100 Years Worth of Federal Prison Charges for Alleged 'Hactivist'?
Continued from previous page
On January 23 of this year came the coup de grâce. Brown was hit with a third round of federal charges—this time for allegedly concealing evidence during that initial March 2012 raid on his apartment
Officially unrelated to these charges is the real nut of the government’s dispute with Brown: his personal initiative known as ProjectPM.
ProjectPM is a crowd-sourced research effort with several aims. First, to study 75,000+ e-mails pilfered by Anonymous from military and intelligence contractor, HBGary Federal, and its parent company HBGary. Second, to post these raw, primary-source documents to a website where readers can edit and contribute further information. Third, to use these documents to map out the relationships between private contractors and the federal government that form our current national security state.
Brown’s work is a potential bonanza for journalists, as one of the few efforts to come to grips with the explosive growth of the private intelligence industry in the last decade.
From February 2011 until Barrett’s arrest in September 2012, ProjectPM had publicly identified the following revelations within the hacked e-mails:
- A conspiracy by lobbying and cybersecurity firms to engage in a disinformation and sabotage campaign against critics of the Chamber of Commerce and Bank of America.
- An operational mass surveillance and data-mining program targeting the Arab world.
- An unnamed project to utilize online “Persona Management with the intent of manipulating information or perception, conducting data mining, [and] infiltrating social organizations.”
- The employment of American PR firms to discredit and sabotage dissidents from Yemen, Saudi Arabia, and Bahrain.
It isn’t hard to see the parallel with the case of free-information activist Aaron Swartz. On January 17, WhoWhatWhy wrote about the U.S. Attorney for Massachusetts, Carmen Ortiz, whose avid prosecution of Swartz preceded his suicide, and focused attention on federal tactics and objectives. At the time he took his life Swartz was facing a potential sentence exceeding 50 years—for attempting to release scholarly articles to the public. We laid out a number of other non-hacker related instances of prosecutorial overreach by Ms. Ortiz. The article concluded that Swartz’s treatment wasn’t anomalous, but “a symptom of the entire disease” that underlies America’s singular status as the world’s jailer—of those who anger formidable interests, and those without friends in the right places. Brown’s case is even more egregious: As even the government itself concedes, ProjectPM comes under the definition of the legitimate practice of journalism. Brown simply harnessed information gathered from someone else’s “criminal” hack. Then he used it to expose the foul and potentially illegal activities of some of the world’s leading corporations—in partnership with secretive sectors of the government.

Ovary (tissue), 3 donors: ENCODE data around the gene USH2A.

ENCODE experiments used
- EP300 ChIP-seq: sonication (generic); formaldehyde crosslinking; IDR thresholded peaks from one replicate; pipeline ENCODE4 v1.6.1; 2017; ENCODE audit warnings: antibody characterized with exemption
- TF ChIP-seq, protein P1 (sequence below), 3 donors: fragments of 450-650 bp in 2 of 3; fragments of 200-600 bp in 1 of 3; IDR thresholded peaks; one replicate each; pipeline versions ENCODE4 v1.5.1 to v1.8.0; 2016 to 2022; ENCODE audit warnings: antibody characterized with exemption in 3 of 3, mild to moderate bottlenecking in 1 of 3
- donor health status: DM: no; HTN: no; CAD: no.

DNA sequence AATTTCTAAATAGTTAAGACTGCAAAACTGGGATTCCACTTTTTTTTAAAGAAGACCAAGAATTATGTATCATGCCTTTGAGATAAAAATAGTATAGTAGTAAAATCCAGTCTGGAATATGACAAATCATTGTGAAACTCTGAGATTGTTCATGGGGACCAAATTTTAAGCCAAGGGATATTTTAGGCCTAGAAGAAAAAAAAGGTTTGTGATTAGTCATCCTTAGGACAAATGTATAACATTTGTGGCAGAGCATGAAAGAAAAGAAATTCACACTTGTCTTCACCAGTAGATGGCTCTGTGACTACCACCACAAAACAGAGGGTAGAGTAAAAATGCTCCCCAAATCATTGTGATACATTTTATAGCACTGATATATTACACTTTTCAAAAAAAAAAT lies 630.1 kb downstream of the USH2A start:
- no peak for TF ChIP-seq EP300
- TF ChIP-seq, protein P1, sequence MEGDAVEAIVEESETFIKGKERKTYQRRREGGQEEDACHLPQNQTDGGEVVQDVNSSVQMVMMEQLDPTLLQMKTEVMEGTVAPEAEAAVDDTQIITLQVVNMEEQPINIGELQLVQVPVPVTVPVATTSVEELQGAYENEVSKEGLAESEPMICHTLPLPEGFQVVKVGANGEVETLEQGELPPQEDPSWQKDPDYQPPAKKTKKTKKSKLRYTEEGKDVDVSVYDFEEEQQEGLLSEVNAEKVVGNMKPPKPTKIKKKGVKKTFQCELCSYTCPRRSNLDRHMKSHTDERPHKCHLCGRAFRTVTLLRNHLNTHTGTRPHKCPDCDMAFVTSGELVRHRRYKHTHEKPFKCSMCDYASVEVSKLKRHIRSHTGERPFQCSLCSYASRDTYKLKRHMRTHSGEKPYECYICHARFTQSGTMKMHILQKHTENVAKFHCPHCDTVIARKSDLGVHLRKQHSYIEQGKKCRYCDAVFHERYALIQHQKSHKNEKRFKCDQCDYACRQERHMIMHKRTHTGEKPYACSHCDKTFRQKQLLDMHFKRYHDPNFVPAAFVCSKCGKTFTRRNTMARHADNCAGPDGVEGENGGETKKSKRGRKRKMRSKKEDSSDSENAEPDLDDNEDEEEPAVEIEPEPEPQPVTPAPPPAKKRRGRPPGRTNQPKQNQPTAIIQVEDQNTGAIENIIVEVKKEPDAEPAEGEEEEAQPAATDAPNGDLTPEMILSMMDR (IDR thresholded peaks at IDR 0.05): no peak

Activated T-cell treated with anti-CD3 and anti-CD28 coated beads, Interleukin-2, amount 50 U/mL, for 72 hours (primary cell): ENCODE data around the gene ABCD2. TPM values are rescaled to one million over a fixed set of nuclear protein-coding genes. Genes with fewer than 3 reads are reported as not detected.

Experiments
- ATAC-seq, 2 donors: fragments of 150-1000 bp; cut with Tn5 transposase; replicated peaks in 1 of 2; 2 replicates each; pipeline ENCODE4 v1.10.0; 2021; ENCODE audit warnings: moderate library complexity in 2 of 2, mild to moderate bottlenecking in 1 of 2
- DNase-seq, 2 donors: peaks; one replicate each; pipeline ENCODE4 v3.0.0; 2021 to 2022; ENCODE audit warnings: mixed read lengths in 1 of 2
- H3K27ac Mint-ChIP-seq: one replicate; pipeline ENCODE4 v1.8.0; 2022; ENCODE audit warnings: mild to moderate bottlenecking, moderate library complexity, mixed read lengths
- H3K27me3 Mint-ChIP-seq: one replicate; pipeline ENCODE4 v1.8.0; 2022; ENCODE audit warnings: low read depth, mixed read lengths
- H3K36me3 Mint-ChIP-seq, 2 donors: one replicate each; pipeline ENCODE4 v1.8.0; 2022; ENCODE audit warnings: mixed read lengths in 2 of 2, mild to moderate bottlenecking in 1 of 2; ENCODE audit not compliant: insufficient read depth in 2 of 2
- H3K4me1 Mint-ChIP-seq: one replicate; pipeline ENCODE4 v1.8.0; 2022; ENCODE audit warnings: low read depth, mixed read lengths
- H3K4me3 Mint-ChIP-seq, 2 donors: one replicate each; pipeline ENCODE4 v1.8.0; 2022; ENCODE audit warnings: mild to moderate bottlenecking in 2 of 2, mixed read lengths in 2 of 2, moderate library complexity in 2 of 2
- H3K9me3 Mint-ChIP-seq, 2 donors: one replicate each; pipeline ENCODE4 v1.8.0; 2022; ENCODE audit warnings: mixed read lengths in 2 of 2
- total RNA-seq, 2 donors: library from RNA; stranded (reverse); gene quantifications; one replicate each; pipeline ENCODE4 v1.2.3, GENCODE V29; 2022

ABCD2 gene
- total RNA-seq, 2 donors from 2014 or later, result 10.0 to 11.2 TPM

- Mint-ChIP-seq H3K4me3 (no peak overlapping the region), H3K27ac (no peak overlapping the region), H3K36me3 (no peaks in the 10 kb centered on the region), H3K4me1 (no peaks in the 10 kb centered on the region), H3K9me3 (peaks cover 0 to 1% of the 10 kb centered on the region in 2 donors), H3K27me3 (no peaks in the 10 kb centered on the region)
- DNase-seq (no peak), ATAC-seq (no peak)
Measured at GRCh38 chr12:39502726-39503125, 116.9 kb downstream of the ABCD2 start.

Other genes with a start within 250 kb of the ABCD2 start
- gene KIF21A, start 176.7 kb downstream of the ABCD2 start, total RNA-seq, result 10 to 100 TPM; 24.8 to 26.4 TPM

Brown punctured a wall of secrecy, constructed over the past decade, that shields the state from accountability to its citizens. For that, he is threatened with a century behind bars.
His tale deserves to be told, not just because of the injustice involved. It also shows the awesome power of the Internet in adjusting the balance sheet between the big guys and the small ones. And the lengths the insiders will go to keep their advantage.
Confessions of a Dangerous Mind
In a YouTube “ confession” on September 12, 2012, Barrett Brown begins by explaining why he is “angry at the FBI.” A wiry redhead, Brown speaks in a sonorous baritone with a hint of Southern twang. After nervously admitting that he has a “case of the giggles” and is a recovering heroin addict, he composes himself and chronicles the story of ProjectPM and his assorted run-ins with the FBI.